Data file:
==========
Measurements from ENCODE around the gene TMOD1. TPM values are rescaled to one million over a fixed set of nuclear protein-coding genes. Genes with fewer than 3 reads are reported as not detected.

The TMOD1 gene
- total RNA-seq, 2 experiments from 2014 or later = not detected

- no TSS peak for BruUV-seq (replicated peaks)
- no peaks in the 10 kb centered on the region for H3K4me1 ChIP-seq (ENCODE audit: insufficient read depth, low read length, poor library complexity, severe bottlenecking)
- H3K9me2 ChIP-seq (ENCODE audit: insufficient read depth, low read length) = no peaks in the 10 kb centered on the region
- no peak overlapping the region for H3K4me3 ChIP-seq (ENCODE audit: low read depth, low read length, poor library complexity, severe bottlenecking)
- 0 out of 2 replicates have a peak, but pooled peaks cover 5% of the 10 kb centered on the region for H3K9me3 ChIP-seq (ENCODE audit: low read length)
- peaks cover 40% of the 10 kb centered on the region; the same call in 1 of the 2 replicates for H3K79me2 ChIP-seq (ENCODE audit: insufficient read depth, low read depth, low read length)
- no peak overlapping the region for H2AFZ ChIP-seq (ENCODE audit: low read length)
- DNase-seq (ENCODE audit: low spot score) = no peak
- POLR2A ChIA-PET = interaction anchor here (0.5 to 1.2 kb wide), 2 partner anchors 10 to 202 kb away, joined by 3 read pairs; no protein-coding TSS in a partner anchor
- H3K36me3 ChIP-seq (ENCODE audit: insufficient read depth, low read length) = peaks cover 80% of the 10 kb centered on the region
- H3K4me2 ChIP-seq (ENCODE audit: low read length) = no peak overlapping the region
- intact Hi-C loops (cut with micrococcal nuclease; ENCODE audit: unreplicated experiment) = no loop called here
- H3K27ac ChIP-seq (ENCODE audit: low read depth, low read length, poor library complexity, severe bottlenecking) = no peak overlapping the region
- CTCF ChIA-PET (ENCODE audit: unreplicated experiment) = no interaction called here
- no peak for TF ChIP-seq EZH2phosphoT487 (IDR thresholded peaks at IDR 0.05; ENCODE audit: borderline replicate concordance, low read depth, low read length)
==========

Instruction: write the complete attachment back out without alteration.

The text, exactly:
Measurements from ENCODE around the gene TMOD1. TPM values are rescaled to one million over a fixed set of nuclear protein-coding genes. Genes with fewer than 3 reads are reported as not detected.

The TMOD1 gene
- total RNA-seq, 2 experiments from 2014 or later = not detected

- no TSS peak for BruUV-seq (replicated peaks)
- no peaks in the 10 kb centered on the region for H3K4me1 ChIP-seq (ENCODE audit: insufficient read depth, low read length, poor library complexity, severe bottlenecking)
- H3K9me2 ChIP-seq (ENCODE audit: insufficient read depth, low read length) = no peaks in the 10 kb centered on the region
- no peak overlapping the region for H3K4me3 ChIP-seq (ENCODE audit: low read depth, low read length, poor library complexity, severe bottlenecking)
- 0 out of 2 replicates have a peak, but pooled peaks cover 5% of the 10 kb centered on the region for H3K9me3 ChIP-seq (ENCODE audit: low read length)
- peaks cover 40% of the 10 kb centered on the region; the same call in 1 of the 2 replicates for H3K79me2 ChIP-seq (ENCODE audit: insufficient read depth, low read depth, low read length)
- no peak overlapping the region for H2AFZ ChIP-seq (ENCODE audit: low read length)
- DNase-seq (ENCODE audit: low spot score) = no peak
- POLR2A ChIA-PET = interaction anchor here (0.5 to 1.2 kb wide), 2 partner anchors 10 to 202 kb away, joined by 3 read pairs; no protein-coding TSS in a partner anchor
- H3K36me3 ChIP-seq (ENCODE audit: insufficient read depth, low read length) = peaks cover 80% of the 10 kb centered on the region
- H3K4me2 ChIP-seq (ENCODE audit: low read length) = no peak overlapping the region
- intact Hi-C loops (cut with micrococcal nuclease; ENCODE audit: unreplicated experiment) = no loop called here
- H3K27ac ChIP-seq (ENCODE audit: low read depth, low read length, poor library complexity, severe bottlenecking) = no peak overlapping the region
- CTCF ChIA-PET (ENCODE audit: unreplicated experiment) = no interaction called here
- no peak for TF ChIP-seq EZH2phosphoT487 (IDR thresholded peaks at IDR 0.05; ENCODE audit: borderline replicate concordance, low read depth, low read length)